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Chapter 8

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Psychology 2660A/B
Natalie J Allen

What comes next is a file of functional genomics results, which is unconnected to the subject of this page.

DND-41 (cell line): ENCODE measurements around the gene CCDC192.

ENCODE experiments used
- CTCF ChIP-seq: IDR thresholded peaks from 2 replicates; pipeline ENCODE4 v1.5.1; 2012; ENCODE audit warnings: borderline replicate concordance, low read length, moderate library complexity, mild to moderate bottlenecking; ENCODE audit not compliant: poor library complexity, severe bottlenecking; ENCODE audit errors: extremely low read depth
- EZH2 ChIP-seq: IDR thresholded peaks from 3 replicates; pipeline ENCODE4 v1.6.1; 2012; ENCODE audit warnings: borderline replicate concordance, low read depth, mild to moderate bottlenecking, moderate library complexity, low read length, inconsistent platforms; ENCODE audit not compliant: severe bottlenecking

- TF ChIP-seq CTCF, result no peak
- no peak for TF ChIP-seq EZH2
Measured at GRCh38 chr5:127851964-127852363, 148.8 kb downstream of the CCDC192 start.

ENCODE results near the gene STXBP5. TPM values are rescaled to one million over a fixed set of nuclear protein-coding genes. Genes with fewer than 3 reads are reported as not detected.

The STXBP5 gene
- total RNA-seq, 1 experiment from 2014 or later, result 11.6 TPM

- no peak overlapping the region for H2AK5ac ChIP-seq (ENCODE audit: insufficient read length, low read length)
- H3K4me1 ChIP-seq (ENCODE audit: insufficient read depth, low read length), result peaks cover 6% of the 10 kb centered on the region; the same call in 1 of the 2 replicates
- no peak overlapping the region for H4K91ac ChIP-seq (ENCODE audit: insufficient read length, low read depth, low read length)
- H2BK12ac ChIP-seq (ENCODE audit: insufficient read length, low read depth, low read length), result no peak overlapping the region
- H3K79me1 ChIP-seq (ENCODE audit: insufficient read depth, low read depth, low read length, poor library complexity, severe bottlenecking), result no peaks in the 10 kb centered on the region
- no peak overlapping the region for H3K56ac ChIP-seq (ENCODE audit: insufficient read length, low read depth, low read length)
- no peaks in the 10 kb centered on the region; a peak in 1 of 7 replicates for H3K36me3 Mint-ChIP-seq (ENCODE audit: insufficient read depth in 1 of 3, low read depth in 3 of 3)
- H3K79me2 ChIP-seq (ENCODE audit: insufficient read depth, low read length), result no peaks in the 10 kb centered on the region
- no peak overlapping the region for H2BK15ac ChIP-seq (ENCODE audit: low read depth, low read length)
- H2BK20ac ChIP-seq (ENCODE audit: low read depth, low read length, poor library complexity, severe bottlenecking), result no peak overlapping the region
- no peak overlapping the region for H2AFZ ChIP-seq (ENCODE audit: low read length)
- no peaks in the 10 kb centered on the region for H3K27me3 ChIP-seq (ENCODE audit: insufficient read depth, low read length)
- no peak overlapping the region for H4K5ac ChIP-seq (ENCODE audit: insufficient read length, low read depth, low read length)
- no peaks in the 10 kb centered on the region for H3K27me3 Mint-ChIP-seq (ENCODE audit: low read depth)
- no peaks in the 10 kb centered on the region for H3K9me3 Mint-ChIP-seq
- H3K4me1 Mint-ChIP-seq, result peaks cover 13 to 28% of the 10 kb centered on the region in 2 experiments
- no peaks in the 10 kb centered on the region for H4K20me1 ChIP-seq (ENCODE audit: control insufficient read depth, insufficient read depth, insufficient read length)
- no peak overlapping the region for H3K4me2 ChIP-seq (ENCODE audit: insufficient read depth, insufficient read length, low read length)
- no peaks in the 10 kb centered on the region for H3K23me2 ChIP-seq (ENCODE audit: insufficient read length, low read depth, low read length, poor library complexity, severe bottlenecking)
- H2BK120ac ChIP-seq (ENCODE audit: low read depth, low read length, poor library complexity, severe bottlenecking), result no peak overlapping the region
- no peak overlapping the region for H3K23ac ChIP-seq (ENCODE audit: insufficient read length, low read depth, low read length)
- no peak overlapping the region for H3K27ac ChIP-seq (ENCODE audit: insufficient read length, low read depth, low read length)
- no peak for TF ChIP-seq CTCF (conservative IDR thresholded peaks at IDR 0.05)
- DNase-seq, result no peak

Chapter 8: Organizations and Organizational Change  Metaphor of equating an organization with a person – except organizations don’t have defined boundaries as we do with our skin Three theories of organizations  Organizations – collectivities of parts that cannot accomplish their goals as effectively if they operated separately o A coordinated group of people who perform tasks to produce goods or services  Classical theory o Classical theory of organizations – describes the form and structures of organizations o Four basic components to any organizations: 1. A system of differentiated activities – a formal org emerges when these activities are linked together 2. People – perform tasks and exercise authority 3. Cooperation around a goal – must exist among the people to achieve a unity of purpose in pursuit of their common goals 4. Authority – established through superior-subordinate relationships o Functional principle – the concept that organizations should be divided into units that perform similar functions  Accounts for the grouping of work functions into units like production, sales, engineering, finance, etc  Relates to the horizontal growth of the organizations – the formation of new functional units along the horizontal dimension o Scalar principle – concept that organizations are structured by a chain of command that grows with increasing levels of authority  Deals with vertical growth; hierarchy  Unity of command – each subordinate should be accountable to only one supervisor o Line/Staff principle – concept of differentiating organizational work into primary and support functions  Line functions – org work that directly meets the major goals of an organization (like manufacturing the product  Staff functions – org work that supports line activities (like personnel and quality control) o Span-of-Control principle – refers to the number of subordinates a manager is responsible for supervising  “Small” span-of-control = 2 subordinates – tall organizations (many levels of hierarchy)  “Large” span-of-control = ~15 – flat organizations o There is little that is “psychological” about classical theory – influence from psychology came up in neoclassical theory  Neoclassical theory o Neoclassical theory – describes psychological or behavioural issues associated with organizations o Originates in Hawthorne studies o Problems with division of labour  Sense of alienation from highly repetitive work = work dissatisfaction = decreased efficiency o Neoclassicists argued for a less rigid division of labour for more humanistic work in which people derive a sense of value and meaning from their jobs o Although the scalar principle prescribes formal lines of authority, in reality many sources operating in an organization influence the individual o The black and white distinction between line and staff functions aren’t so clear in practice o Span of control is more complex than just picking a number – it depends on the manager’s ability and the intensity of the supervision o Primary contribution of neoclassical theory = to reveal that the principles proposed by classical theory were not universally applicable and simple  Didn’t reject classical theory, but proposed to help it fit into reality  Structural theory o Structure – the arrangement of work functions within an organization designed to achieve efficiency and control o The 7 basic parts of an organization 1. Operating core – those employees responsible for conducting the basic work duties 2. Strategic apex – responsible for the overall success of entire org – brain of the org – executive employees 3. Middle line – those employees with the day-to-day authority for ensuring that the overall goals are being carried out by the operating core – mid-level bosses 4. Technostructure – those employees who possess specific technical expertise – accounting, HR, IT, law 5. Support staff – provides services tht aid the basic mission of the org – mailroom, switchboard, security, janitor  Technostructure and support staff = staff functions  Distinction: members of technostructure give advice – support staff performs services 6. Ideology – a belief system that compels commitment to a particular value – org devotion to a specific mission with everything in pursuit of it – high ideology = strong internal cohesion 7. Politics – opposite effect of ideology – are the seeds of destruction within an org – the total org becomes an arena in which power plays at all levels are considered fair game for enhancing one’s position – decreased likelihood of org fulfilling its primary purpose Components of social systems  Social system – the human components of a work organization that influence the behaviour of individuals and groups o When a social system stops functioning, there is no identifiable structure o Informal component of an organization  Roles o Roles – a set of expectations about appropriate behaviour in a position o Five important aspects of roles  Impersonal – position determines the expectations, not the person  Related to task behaviour  Can be hard to pin down – who determines what’s expected?  Learned quickly and can produce major behaviour changes  Roles and jobs aren’t the same o Role conflict – the product of perceptual differences regarding the content of a person’s role or the relative importance of its elements o Role overload – the conflict experienced in a role as a necessity to compromise either the quantity or quality of performance o Role differentiation – the extent to which different roles are performed by employees in the same subgroup  Norms o Norms – a set of shared group expectations about appropriate behaviour o Unwritten rules that govern behaviour o Important properties:  “oughtness”/”shouldness” – prescriptions for behaviour  Norms are more obvious for behaviour judged to be important for the group  Norms are enforced by the group o 3-step process for developing and communicating norms 1. Define and communicate the norm – explicitly or implicitly 2. Group must be able to monitor behaviour and judge whether the norm is followed 3. Group must be able to reward conformity and punish nonconformity o Compliance is enforced by positive reinforcement or punishment (dirty look, snide remark) o Nonconforming employee = deviant – don’t conform to the groups expectations o If rejected form the group = isolate  Organizational culture o Culture – the language, values, attitudes, beliefs, and customs of an organization o Organizational culture – “the way we do things around here” o Three layers to an organizational culture 1. Observable artifacts – surface-level actions that can be observed from which some deeper meaning can be drawn about the organization; symbols, language, narratives, practices 2. Espoused values – those beliefs/concepts that are specifically endorsed by management like “safety is our top priority”; enacted values are those that are converted into employee behaviour 3. Basic assumptions – unobservable; rarely confronted or debated and are difficult to change o Study: types of clothes worn by hospital staff to understand how the hospital views itself  Found that the matter of dress among the staff was symbolic of their sense of organizational identity  Staff differ in their views on what the dress code should be (scrubs or no scrubs) o Territoriality in organizations through use of name plates on doors and family photos on desks  Establish a sense of individual belonging to that organization o Attraction-selection-attrition (ASA) cycle – people with similar personalities and values are drawn to (attraction) certain organizations and hired into these organizations (selection)  People who don’t fit into the pattern of shared values eventually leave (attrition)  Organizations differ in the modal personality types of their employees o “Psychic prisons” – tendency for organizations to staff themselves and socialize their members in ways that promote a monolithic culture o Competing values framework of organizational culture  Competing cultures – assume their business environment